Metabolism of an oral tryptophan load. I: Effects of dose and pretreatment with tryptophan.
Green A., Aronson J., Curzon G., Woods H.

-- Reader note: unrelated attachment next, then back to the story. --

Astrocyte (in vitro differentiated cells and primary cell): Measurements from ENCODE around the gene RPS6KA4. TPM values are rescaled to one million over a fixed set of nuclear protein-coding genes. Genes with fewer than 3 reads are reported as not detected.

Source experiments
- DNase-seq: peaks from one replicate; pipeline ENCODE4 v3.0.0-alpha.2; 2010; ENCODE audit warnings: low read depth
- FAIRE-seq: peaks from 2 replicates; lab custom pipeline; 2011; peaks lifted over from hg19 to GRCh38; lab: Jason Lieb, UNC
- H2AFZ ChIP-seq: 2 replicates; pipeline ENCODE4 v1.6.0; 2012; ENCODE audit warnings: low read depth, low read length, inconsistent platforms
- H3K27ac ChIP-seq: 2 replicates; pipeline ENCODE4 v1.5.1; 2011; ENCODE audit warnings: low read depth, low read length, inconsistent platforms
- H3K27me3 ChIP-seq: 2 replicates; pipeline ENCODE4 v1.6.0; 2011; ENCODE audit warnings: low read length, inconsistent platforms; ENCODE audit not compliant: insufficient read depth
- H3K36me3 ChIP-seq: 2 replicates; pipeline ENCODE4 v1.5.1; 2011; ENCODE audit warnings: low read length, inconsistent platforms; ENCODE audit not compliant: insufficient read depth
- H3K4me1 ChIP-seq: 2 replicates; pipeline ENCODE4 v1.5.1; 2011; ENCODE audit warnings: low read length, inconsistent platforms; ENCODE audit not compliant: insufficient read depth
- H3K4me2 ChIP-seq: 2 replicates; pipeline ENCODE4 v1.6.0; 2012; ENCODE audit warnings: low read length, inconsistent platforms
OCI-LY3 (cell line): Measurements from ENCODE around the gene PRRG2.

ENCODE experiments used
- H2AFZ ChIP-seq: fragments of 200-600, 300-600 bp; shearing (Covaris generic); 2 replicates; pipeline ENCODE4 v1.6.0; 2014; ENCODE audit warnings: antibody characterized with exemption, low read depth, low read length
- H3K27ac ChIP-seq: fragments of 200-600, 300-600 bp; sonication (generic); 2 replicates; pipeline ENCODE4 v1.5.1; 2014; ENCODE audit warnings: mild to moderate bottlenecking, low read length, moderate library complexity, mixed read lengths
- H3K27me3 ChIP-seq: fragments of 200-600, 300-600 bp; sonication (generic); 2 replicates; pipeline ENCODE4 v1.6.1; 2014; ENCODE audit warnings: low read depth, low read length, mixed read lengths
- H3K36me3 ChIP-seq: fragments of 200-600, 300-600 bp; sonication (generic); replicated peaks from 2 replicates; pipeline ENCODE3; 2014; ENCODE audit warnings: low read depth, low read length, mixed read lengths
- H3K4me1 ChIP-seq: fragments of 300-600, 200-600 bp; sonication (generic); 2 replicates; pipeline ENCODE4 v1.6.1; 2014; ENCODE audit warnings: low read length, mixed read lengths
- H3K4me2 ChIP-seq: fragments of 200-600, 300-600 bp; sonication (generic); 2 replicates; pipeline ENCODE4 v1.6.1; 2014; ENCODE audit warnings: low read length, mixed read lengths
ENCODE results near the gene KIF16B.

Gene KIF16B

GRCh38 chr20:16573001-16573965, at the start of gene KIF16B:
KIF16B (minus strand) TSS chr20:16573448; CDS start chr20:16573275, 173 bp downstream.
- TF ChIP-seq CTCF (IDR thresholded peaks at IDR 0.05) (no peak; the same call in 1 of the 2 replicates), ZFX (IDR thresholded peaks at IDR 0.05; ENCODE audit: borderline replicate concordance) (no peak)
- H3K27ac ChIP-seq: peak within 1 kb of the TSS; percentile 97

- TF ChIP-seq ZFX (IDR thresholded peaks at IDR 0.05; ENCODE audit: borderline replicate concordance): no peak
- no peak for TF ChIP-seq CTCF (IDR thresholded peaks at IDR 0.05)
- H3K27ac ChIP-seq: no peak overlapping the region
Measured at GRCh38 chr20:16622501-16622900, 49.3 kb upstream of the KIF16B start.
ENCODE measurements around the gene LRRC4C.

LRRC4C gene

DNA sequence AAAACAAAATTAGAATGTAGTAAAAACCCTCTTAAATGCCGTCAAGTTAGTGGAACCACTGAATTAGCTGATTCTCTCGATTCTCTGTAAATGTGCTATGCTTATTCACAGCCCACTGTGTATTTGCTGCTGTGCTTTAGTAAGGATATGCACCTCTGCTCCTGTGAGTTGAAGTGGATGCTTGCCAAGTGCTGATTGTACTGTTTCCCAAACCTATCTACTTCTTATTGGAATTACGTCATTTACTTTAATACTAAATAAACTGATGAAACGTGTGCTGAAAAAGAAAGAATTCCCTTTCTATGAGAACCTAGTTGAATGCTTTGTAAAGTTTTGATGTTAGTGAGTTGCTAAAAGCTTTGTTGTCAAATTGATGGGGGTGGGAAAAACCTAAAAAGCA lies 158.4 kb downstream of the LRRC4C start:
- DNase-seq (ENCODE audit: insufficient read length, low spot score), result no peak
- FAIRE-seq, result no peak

1 The metabolism of three oral doses of L‐tryptophan (50, 25 and 10 mg/kg) in healthy young males has been investigated. 2 There was a linear relationship between both peak and area under curve of the total plasma tryptophan concentrations whilst the relationship between these parameters and plasma free tryptophan was hyperbolic. 3 Before the tryptophan load about 85% of plasma tryptophan was bound to albumin. As plasma tryptophan concentrations increased there was a hyperbolic increase in free tryptophan. Scatchard analysis revealed 1.4 binding sites/molecule albumin with a dissociation constant (Kd) of 57.9 microM. Following administration of L‐tryptophan (50 mg/kg) twice daily for 7 days there was no alteration in the number of binding sites but the dissociation constant (Kd) had decreased to 30.9 microM. 4 L‐ Tryptophan (50 mg/kg twice daily for 7 days) markedly increased both basal plasma total and free tryptophan. However following a further load the total tryptophan curve was comparable to that seen after acute administration. The plasma free tryptophan curve was lowered relative to that seen after an acute dose. 5 Increasing the tryptophan dose shortened the plasma half‐life and decreased the volume of distribution and the rate of clearance. Longer term tryptophan administration had no significant effect on plasma half‐life or volume of distribution but did decrease the rate of plasma clearance. 6 The plasma kynurenine concentration increased with increasing tryptophan dose and basal concentrations increased markedly after longer term tryptophan administration. 7 Tryptophan administration either acutely or chronically produced little change in urinary tryptophan or 5‐ hydroxyindole acetic acid excretion. Urinary kynurenine and indole acetic acid excretion increased with increasing doses of tryptophan. 8 Data are discussed in relation to the administration of L‐tryptophan for the treatment of depression. 1980 The British Pharmacological Society